It was bright and sunny so we wondered what they were talking about, hardly expecting snow as Pahalgam was seeing 30 degrees Celsius and it was unbearable hot.
By the 31st of August, the last of the herds with the men guiding them left the high mountains near Pahalgam and it started to rain that afternoon onwards. It rained continuously for the next week and Kashmir witnessed the worst floods in living history barely a week later.
Could it be just a coincidence that these shepherds migrated away from the floods? Would they have known? Were there natural signs that our technology dependent senses failed to notice?
Many conversations with the Bakarwal families and many photographs later, we still have no clue. But what was palpable in every tent was their joy at greeting visitors (us) and their happy lives inside tents. We shared many stories, many laughs and not one rue about anything. Unlike conversations with most others in the valley, there was no mention of politics or terror or strife.
Here are some images of the people on the move. The ruggedly handsome men, the beautiful women and the adorable children were really happy to show off their decked up ponies, share their tents with us, their meals and tea too!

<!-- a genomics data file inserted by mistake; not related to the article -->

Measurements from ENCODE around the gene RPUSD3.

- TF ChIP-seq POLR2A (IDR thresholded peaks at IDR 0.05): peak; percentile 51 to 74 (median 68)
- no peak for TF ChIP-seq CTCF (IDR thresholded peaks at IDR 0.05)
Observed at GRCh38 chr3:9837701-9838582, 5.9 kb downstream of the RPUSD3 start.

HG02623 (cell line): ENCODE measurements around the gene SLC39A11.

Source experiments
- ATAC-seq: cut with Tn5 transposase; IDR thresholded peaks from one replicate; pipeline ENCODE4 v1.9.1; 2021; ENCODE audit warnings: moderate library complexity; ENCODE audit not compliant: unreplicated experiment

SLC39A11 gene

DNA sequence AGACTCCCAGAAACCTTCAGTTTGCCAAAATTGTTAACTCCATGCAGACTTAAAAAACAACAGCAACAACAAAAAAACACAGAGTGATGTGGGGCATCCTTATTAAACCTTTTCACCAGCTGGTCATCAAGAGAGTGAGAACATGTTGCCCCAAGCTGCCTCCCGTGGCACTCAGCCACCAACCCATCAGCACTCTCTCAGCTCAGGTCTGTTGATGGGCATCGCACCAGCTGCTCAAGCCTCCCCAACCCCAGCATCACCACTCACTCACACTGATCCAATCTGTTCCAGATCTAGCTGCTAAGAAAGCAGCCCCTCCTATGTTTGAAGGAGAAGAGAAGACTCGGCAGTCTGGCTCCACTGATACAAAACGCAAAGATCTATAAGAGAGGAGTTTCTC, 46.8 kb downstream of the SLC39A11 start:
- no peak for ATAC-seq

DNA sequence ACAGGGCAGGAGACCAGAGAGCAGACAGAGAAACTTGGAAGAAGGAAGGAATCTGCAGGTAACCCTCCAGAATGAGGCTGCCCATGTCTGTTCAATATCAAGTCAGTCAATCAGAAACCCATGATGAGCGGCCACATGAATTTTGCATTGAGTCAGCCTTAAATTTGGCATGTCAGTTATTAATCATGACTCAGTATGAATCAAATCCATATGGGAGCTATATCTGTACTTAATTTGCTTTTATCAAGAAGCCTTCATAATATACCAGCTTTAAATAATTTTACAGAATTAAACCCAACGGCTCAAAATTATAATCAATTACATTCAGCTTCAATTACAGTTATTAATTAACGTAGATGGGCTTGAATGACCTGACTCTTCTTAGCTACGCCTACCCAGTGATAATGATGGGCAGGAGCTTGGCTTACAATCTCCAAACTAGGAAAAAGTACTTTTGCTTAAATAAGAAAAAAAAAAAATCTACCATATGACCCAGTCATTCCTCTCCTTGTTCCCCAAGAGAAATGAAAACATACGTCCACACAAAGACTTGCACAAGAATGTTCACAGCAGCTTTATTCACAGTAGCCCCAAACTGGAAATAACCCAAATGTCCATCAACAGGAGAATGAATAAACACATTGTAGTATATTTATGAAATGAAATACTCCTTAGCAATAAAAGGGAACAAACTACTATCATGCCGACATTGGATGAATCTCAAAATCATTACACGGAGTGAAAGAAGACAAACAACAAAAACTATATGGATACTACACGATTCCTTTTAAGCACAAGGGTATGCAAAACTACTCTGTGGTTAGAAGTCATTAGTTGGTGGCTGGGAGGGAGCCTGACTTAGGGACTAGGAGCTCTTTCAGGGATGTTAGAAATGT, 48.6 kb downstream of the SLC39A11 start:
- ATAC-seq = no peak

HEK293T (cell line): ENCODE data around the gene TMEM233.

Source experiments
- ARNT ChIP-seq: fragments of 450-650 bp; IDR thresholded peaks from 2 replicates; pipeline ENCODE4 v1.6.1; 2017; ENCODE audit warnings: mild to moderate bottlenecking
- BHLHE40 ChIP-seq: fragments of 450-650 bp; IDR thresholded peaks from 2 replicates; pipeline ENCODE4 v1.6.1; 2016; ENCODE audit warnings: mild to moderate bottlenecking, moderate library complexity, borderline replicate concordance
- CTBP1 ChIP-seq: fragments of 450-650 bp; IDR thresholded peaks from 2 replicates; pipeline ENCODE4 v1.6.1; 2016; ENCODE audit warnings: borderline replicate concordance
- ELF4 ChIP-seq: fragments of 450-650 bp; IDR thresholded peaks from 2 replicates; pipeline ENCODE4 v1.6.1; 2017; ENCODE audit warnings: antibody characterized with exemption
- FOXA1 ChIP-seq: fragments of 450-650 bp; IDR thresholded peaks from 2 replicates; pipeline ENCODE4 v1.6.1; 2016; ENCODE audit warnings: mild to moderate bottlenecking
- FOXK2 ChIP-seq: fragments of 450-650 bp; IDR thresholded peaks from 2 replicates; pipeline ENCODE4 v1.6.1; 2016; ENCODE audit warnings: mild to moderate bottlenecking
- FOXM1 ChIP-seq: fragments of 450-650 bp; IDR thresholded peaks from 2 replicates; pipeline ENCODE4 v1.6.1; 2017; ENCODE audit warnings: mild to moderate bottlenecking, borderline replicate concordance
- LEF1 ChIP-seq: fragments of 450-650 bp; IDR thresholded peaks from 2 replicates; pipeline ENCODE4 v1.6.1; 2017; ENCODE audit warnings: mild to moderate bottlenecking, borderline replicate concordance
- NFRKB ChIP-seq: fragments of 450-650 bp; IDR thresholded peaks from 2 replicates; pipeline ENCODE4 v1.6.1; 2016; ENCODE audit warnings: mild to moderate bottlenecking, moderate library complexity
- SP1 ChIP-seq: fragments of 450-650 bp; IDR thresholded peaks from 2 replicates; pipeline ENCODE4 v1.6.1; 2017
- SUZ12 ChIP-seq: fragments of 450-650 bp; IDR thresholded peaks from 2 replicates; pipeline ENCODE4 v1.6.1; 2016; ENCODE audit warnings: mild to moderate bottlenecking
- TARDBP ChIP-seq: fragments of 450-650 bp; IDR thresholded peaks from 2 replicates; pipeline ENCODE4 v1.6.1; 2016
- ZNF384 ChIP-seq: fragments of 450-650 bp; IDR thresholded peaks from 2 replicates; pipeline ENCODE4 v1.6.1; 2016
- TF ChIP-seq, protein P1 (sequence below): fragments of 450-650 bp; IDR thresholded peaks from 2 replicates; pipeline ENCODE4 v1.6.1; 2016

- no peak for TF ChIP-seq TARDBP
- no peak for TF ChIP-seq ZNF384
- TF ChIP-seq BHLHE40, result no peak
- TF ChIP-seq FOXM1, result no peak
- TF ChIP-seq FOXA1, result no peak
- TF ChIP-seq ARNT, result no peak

Multi utility zippered Sleeves. The free form embroidery remains the star of the show in this circus of sleeves fresh off our Gujjar Kotha! They are padded and fit an IPad perfectly.
As a tribute to the Lidder river, around whose valley we work, our new range of products reflect the beauty of this part of Kashmir.
These collections are being made by Kashmiri artisans in crafts that Kashmir is famous for – Pashmina, Papier Mache, wood carving to name a few. They are based on reflections of the river, the landscape through different seasons and the beautiful flowers and trees that grow wild in the river valley.
Here is our first attempt – hand painted wooden beads by an award-winning papier-mache painter, Maqbool Jan, strung together (with semi precious stone and glass beads) by our women. Could this be a new link between two communities that live side by side but have little interaction with each other? We hope so!There’s more to come – the first blossoms of daffodils when the snow starts to melt, apple blossoms in spring time, the daisy covered fields that go on for miles when spring strides into summer, the bright yellow poplar leaves and fallen pine cones in Autumn, the red twigs of apple trees in winter….. so much more….
Spring is slowly inching towards summer. The snow has melted except on high peaks. Apple blossoms, mustard fields, wild little flowers on green meadows….
Our Bakarwal women are back from their winter spent south of Kashmir. The studio is now buzzing with banter, babies and busy hands.
Here are some of the lovely pieces of large, free form embroidery the women did in their winter months. These are now being refashioned into rugs and throws. There are tassels and trims, beads and braids to be added to make them as lively as the saddles our ponies sport!
Busy times ahead with loads of sunshine and warm weather.